Some things will be small, but there will be mega-science projects, and these will be increasingly larger. The accelerator that will succeed the LHC has been called the Future Circular Collider (FCC). We say, jokingly, that FCC could stand for Future CERN Collider, Future Chicago Collider or Future China Collider. The meaning of the acronym will depend on where the accelerator will be housed. It could have a circumference of up to 100 kilometers. The world wants to build this machine, but, ironically, no country has enough resources. So the FCC will be a global machine. There is no doubt about this. No one knows, either, where neutrino physics will go. It is a new area to be explored, in some ways.
When do you expect that the DUNE neutrino detector will begin operating?
In 2021 or 2022 we intend to commission its first module. We talk about two numbers: total mass and fiducial [reference] mass. The total mass is 17,000 metric tons and the fiducial mass is 10,000 metric tons. Part of the mass is used as a shield, protecting the detector from rocks and cosmic rays. The mass that really matters is the 10,000 metric tons. This technology was already chosen through collaboration [with researchers in other countries], but other things have not yet been decided and we can choose to do them a little differently.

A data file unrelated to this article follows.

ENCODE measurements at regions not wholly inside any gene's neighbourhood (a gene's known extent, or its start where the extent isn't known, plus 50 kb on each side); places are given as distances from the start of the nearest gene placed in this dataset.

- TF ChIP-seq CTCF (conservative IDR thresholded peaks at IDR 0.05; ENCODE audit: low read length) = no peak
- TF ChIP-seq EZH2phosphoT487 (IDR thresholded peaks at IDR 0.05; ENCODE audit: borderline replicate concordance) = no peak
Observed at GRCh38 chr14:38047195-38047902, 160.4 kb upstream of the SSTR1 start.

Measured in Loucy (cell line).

How many physicists and researchers will participate in DUNE?
Currently, 775 principal investigators have signed the proposal to participate. But the number is expected to double. It is a large group. There are also post-doctoral researchers, students and others.
Could you say that, with the LHC, leadership in the field of particle physics was lost to Europe?
Yes, it’s fair to say that. That’s my job, to fix this problem. The first thing we need to do is start digging a hole in South Dakota. This is the plan. It will be the strongest sign that the United States could give that we are moving forward with the project. We hope that this starts during the 2017 fiscal year, since it is in the budget that we are discussing now. Thus, funding would begin in October 2016, a year from now. The project team itself has until 2019 to decide what will actually be built. The definition of how best to build the first of the four neutrino detector modules, via CERN and Fermilab prototypes, will require two or three years of heavy development. We need to work quickly.